We’ve just spent the holidays celebrating with loved ones, but now they’re over. While we look back with fond memories, many of your clients may be waking up with a bit of a financial holiday hangover. In the happy holiday moments, there’s a lot of pressure to demonstrate to our friends and family how much they mean to us, and that often means buying gifts or going out for expensive meals, and sometimes going over the budgets we set.
As we kick-off a new year, many of your clients may be looking for a financial reset. Facing a large amount of debt can be overwhelming; you have an opportunity to share valuable advice to help your clients get back on track and start this new year off on the right foot.
In our last blog, we shared suggestions to help your clients avoid overspending before the holidays. But for those who may not have been able to stick to their limits and are anxious about the bills that are headed their way, here are four tips you can share to help them deal with their holiday debt.
1. Assess the situation calmly and create a plan
Remind clients to stay calm, avoid panicking, and not punish themselves. Take time to assess your situation and make a realistic plan that considers your income, expenses, and what they can realistically put toward paying off the holiday debt.
It’s important to encourage putting a plan in place that focuses on long-term recovery from the accumulated debt. It may also be helpful to suggest downloading a budgeting app to track spending, or simply use an Excel sheet. Being aware of how expenses add up over time can really help clients take control over their non-essential spending and focus on their repayment goals.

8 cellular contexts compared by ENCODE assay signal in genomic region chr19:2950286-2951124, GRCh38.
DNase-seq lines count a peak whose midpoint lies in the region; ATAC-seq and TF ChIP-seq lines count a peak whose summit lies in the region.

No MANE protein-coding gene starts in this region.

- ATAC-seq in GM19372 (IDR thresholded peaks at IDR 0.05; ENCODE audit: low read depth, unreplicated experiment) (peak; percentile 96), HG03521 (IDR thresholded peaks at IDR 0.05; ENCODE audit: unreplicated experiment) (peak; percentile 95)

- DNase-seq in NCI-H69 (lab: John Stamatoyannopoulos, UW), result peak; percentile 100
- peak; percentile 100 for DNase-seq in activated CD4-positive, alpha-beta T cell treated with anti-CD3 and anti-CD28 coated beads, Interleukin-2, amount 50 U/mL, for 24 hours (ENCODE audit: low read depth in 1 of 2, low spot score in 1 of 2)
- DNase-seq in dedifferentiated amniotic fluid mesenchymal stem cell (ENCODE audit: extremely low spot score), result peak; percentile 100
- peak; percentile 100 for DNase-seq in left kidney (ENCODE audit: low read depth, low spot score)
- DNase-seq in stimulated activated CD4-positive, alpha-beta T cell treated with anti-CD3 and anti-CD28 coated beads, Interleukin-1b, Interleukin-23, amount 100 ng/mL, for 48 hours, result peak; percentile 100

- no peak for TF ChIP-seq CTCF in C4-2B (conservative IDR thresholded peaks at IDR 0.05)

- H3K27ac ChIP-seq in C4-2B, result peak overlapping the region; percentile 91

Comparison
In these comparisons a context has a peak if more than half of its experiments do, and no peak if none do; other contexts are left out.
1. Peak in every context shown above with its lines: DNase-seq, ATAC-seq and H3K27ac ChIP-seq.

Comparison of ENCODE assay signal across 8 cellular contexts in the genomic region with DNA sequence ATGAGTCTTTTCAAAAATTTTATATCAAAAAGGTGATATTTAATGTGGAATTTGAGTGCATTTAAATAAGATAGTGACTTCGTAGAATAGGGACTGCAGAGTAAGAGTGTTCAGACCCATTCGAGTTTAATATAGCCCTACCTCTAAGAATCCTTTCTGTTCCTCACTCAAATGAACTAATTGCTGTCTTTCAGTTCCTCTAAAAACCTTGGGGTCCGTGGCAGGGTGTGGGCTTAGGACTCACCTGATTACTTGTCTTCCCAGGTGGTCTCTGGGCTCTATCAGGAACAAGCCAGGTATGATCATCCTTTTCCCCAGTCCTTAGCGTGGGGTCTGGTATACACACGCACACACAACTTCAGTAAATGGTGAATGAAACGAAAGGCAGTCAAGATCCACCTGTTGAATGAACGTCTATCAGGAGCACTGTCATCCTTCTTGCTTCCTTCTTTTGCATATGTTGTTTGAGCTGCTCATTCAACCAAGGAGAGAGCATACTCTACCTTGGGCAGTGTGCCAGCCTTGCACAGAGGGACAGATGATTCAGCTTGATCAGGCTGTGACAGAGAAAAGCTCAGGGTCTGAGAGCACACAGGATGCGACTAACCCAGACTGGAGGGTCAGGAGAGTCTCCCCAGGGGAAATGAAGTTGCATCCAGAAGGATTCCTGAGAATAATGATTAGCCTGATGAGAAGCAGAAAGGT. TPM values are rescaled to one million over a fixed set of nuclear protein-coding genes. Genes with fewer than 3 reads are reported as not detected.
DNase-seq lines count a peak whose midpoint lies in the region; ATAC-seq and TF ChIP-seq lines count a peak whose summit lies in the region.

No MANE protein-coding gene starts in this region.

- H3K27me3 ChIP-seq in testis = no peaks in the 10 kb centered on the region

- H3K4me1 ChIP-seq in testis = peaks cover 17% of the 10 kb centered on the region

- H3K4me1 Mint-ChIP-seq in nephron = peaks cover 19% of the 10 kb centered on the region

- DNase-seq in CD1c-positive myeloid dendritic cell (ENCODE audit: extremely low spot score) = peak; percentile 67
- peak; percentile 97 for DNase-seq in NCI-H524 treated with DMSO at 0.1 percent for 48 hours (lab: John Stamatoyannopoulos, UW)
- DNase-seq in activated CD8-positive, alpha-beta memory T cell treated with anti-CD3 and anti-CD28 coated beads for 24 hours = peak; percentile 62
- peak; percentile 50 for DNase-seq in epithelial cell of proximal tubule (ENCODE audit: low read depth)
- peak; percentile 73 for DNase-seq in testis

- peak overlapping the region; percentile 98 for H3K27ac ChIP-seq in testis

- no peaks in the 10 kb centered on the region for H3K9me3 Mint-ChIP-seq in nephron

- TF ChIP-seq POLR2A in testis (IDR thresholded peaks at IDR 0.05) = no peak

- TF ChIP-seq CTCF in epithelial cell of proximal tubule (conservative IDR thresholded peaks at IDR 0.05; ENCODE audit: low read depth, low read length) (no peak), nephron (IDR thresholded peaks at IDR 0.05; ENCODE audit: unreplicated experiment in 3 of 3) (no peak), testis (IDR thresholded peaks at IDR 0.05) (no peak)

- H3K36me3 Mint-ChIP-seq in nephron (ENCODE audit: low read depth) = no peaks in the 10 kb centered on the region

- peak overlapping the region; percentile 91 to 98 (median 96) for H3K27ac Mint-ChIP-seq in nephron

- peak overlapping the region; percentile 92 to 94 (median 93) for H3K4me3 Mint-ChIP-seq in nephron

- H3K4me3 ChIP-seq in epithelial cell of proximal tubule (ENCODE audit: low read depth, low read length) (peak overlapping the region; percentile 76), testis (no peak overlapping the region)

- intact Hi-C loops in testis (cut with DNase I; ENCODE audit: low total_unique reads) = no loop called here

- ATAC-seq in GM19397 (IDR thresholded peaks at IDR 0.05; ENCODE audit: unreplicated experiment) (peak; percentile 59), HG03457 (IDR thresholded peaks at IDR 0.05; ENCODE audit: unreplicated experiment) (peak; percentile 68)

2. Find ways to increase your income
Over the pandemic, many Canadians have had to find creative ways to make money. Work with your clients to consider any opportunities to boost income, putting the extra cash towards paying off the holiday debt. If a side hustle isn’t an option, consider having a yard sale or selling unwanted gifts from the holidays online. In addition, consider setting unwanted gifts aside to regift throughout the year for birthdays, other occasions, or even the next holiday season.
3. Consolidate your debt
Eliminating holiday debt isn’t always easy, and some clients may need more intervention. In these situations, you can recommend consolidating debt to improve cash flow.
Remind clients that Canadian credit card companies generally charge around 20% interest on unpaid balances, and where there are multiple loan payments to be made, consolidating into a second mortgage could help clients improve their cash flow. A private mortgage could be a lifeline to a client struggling to make these debt payments – and who can’t qualify for traditional mortgage financing.
4. It’s never too early to think about the 2022 holiday season
Over the next few months, encourage clients to take stock of their holiday spending to help prepare for the coming year. Help your client understand that if they analyze where the money is going, they can identify which purchases were maybe unnecessary and avoid them next time. It will also give them an opportunity to budget and set aside small amounts of money throughout the year, whether it is in a dedicated holiday savings account, or otherwise.
Sharing these tips with your clients, and helping them consider which solutions will work best demonstrates that you can help them through these challenging times. Encourage them to stay focused on taking action rather than beating themselves up over the accumulated debt. Ultimately, guide your clients to take the right approach so they can come out stronger on the other side.
Whether you are a new broker or a seasoned veteran, it’s always a good idea to take stock of your business and look for ways to improve, continue to drive success, and best serve your clients.
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